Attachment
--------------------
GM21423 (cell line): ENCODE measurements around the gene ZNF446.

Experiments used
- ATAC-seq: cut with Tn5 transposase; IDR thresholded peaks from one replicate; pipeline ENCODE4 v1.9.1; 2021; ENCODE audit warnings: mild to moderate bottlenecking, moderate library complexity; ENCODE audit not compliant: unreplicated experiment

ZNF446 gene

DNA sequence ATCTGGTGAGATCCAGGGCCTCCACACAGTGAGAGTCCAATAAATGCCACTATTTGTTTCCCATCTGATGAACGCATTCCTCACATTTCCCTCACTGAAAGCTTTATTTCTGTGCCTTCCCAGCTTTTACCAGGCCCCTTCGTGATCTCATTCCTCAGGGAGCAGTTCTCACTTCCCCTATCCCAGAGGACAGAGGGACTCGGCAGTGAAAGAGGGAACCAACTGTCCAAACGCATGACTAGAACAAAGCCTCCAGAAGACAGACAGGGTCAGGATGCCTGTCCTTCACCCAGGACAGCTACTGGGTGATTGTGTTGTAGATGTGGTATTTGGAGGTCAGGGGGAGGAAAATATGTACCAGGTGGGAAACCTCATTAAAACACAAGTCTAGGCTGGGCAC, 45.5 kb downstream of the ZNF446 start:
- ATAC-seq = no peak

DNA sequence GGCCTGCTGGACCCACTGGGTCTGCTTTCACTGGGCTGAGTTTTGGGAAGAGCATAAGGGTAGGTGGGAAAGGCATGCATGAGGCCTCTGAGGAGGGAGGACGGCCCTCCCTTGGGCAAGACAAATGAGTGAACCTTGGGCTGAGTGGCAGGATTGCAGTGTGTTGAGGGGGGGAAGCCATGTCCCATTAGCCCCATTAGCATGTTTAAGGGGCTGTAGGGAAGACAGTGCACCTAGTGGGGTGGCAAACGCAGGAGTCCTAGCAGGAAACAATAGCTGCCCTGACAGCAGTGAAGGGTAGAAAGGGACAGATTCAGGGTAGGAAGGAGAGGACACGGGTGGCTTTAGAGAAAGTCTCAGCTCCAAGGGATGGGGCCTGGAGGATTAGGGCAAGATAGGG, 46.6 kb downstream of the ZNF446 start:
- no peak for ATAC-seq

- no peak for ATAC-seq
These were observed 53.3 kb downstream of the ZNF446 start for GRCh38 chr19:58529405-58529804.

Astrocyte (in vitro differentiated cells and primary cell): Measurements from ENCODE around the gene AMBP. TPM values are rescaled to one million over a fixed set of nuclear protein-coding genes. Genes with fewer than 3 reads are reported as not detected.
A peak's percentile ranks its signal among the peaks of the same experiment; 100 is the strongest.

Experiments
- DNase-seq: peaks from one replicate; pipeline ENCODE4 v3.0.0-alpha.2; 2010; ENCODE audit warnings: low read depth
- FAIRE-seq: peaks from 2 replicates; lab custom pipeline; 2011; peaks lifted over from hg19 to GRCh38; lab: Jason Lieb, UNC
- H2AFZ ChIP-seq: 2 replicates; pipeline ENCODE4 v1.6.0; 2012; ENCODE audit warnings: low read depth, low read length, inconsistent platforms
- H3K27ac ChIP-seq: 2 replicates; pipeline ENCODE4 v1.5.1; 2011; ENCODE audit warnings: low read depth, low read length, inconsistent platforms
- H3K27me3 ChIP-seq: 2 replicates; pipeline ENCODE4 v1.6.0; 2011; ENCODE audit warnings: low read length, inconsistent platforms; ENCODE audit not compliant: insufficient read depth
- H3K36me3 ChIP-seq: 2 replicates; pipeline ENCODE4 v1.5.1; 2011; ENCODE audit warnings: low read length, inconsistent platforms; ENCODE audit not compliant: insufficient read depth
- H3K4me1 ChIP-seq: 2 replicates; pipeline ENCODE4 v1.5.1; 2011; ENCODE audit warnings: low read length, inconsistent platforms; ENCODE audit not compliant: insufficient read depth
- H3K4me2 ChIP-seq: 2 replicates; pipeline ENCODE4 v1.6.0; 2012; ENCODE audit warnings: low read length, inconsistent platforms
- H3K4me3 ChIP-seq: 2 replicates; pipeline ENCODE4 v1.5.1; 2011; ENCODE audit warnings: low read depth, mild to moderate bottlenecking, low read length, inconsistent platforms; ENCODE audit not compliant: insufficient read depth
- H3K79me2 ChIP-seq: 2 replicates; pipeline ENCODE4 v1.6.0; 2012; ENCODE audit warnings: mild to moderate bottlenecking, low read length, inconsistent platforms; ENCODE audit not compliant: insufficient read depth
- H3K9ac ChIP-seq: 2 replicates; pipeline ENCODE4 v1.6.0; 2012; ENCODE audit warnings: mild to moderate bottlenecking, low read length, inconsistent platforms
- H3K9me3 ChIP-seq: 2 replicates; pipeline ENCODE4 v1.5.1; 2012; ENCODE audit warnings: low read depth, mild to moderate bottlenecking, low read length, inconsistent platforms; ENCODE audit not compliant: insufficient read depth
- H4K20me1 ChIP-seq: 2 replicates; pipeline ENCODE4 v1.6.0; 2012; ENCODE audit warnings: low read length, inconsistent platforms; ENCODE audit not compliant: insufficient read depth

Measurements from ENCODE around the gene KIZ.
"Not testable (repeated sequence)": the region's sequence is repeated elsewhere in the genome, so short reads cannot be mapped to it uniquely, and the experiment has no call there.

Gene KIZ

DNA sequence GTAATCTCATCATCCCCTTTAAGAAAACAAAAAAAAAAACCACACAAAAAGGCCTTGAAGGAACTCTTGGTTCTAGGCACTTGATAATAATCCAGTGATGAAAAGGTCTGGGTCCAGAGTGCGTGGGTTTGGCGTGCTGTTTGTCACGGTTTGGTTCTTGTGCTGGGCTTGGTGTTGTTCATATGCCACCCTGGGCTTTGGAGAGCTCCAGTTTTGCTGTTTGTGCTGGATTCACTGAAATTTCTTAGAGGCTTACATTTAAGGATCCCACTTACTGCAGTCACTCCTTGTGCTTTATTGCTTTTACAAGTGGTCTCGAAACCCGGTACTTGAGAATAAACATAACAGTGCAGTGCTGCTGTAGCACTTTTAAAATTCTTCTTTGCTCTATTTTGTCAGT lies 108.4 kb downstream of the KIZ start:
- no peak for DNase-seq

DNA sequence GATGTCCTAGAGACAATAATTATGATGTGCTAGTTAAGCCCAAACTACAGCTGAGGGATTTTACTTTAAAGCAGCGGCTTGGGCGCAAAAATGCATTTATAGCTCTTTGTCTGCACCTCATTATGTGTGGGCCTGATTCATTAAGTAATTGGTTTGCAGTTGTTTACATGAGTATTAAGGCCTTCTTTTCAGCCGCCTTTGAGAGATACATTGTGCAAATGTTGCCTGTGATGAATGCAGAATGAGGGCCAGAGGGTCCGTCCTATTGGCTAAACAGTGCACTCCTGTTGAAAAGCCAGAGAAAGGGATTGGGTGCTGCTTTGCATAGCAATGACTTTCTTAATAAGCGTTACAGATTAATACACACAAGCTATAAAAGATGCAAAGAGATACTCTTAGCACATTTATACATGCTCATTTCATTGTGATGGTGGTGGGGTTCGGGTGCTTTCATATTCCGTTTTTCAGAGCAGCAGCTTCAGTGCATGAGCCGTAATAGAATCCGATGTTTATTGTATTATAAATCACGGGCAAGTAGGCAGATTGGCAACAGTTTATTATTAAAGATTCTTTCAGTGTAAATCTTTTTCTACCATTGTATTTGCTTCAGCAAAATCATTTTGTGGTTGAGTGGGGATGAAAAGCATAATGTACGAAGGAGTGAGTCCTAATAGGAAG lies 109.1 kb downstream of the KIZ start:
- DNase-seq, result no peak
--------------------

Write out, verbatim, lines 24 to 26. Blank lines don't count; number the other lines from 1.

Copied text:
- H3K9ac ChIP-seq: 2 replicates; pipeline ENCODE4 v1.6.0; 2012; ENCODE audit warnings: mild to moderate bottlenecking, low read length, inconsistent platforms
- H3K9me3 ChIP-seq: 2 replicates; pipeline ENCODE4 v1.5.1; 2012; ENCODE audit warnings: low read depth, mild to moderate bottlenecking, low read length, inconsistent platforms; ENCODE audit not compliant: insufficient read depth
- H4K20me1 ChIP-seq: 2 replicates; pipeline ENCODE4 v1.6.0; 2012; ENCODE audit warnings: low read length, inconsistent platforms; ENCODE audit not compliant: insufficient read depth